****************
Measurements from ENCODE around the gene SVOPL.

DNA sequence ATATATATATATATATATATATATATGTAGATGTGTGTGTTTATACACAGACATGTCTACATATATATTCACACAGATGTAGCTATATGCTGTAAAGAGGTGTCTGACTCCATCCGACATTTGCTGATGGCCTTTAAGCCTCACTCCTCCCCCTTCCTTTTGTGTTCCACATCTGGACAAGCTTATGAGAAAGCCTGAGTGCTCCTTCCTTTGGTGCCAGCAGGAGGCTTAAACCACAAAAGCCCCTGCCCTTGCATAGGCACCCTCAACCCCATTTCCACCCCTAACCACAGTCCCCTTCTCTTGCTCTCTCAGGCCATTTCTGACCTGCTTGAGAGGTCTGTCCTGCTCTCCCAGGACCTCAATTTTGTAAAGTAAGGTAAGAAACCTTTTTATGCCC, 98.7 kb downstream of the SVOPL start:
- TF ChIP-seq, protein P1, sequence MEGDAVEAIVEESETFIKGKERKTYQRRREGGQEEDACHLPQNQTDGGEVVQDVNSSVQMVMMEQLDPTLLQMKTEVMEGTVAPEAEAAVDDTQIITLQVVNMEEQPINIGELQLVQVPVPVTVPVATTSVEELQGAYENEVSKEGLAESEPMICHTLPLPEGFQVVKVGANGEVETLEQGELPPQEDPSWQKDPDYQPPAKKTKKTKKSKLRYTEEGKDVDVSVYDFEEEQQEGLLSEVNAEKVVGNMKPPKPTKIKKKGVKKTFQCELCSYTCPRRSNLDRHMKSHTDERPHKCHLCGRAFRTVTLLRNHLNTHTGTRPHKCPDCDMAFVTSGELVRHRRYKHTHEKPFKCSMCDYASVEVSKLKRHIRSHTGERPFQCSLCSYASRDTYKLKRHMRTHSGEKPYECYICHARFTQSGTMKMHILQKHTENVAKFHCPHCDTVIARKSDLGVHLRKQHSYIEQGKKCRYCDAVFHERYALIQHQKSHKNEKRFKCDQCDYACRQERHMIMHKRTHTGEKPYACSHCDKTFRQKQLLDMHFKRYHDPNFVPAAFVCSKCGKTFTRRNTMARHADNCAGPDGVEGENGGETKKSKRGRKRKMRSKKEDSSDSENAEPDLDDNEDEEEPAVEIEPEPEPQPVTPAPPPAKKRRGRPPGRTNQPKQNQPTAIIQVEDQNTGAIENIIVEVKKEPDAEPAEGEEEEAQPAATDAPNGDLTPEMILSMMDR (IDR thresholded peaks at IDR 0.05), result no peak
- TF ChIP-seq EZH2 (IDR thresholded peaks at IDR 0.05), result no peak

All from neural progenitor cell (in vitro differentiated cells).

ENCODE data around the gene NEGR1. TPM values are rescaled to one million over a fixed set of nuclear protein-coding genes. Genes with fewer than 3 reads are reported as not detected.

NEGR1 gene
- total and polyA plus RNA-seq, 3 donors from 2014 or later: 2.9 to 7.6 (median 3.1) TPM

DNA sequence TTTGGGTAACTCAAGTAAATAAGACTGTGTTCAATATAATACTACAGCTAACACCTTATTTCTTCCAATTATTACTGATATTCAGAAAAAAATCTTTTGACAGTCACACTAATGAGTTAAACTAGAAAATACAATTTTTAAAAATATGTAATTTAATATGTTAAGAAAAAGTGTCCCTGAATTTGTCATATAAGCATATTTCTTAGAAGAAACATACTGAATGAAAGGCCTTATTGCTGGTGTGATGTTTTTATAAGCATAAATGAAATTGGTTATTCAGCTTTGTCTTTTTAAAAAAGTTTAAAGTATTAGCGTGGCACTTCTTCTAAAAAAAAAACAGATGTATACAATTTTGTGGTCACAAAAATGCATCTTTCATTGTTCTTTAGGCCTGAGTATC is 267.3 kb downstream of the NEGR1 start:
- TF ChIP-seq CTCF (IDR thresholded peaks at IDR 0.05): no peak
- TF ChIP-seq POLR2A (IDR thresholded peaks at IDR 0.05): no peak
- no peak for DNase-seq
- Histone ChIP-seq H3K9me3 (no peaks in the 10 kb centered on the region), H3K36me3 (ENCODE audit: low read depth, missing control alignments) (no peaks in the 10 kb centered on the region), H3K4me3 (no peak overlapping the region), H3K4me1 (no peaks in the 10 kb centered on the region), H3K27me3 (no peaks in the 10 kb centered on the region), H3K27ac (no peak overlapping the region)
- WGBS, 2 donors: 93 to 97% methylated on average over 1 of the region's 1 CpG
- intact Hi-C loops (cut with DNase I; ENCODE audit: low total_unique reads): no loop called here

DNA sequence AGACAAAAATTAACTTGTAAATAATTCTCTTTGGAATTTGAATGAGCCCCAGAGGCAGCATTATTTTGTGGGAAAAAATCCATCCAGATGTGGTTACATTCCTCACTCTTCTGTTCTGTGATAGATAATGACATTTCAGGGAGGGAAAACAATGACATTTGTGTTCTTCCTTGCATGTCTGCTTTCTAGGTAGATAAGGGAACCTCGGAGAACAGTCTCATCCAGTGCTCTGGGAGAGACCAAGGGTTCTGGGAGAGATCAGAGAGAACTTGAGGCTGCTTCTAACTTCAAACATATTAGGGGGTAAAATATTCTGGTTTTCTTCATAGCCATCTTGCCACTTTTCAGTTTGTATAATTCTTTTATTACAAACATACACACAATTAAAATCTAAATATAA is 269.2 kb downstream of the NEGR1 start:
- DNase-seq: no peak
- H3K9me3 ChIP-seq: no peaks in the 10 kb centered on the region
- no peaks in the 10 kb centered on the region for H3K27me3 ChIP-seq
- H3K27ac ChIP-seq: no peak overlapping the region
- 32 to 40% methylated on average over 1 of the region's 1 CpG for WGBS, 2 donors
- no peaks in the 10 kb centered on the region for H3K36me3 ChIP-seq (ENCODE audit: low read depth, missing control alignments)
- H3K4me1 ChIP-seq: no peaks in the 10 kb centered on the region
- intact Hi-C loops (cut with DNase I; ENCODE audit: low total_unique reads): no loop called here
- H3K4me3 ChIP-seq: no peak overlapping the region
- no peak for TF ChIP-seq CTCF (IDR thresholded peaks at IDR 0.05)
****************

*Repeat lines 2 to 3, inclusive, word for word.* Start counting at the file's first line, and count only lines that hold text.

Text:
DNA sequence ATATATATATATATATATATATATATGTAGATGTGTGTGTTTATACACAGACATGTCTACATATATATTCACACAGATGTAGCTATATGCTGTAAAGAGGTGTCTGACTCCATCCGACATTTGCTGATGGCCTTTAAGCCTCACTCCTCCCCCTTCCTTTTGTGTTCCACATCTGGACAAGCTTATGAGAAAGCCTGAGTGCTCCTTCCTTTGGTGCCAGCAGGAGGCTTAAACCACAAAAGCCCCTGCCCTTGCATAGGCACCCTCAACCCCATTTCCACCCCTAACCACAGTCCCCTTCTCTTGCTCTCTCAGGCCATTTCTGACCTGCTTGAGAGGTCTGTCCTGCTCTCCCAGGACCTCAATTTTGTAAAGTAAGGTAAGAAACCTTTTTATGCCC, 98.7 kb downstream of the SVOPL start:
- TF ChIP-seq, protein P1, sequence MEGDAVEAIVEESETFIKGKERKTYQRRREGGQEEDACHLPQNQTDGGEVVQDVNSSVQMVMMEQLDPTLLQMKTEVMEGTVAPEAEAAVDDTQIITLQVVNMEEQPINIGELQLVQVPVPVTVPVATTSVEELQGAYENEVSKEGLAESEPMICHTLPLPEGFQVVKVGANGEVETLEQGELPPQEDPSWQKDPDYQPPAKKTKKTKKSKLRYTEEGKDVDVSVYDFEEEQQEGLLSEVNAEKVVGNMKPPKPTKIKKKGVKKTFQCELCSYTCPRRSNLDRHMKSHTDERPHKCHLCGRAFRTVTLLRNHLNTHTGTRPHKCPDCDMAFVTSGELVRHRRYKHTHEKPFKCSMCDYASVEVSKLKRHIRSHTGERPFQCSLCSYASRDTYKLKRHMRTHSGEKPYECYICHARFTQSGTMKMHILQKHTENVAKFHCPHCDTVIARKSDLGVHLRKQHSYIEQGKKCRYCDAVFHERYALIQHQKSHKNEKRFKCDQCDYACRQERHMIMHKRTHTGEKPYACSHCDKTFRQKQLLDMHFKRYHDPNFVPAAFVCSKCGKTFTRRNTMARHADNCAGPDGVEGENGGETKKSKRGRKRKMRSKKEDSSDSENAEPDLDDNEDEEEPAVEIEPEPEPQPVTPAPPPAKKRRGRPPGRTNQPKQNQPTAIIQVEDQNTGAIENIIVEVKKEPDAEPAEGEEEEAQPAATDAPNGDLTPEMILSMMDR (IDR thresholded peaks at IDR 0.05), result no peak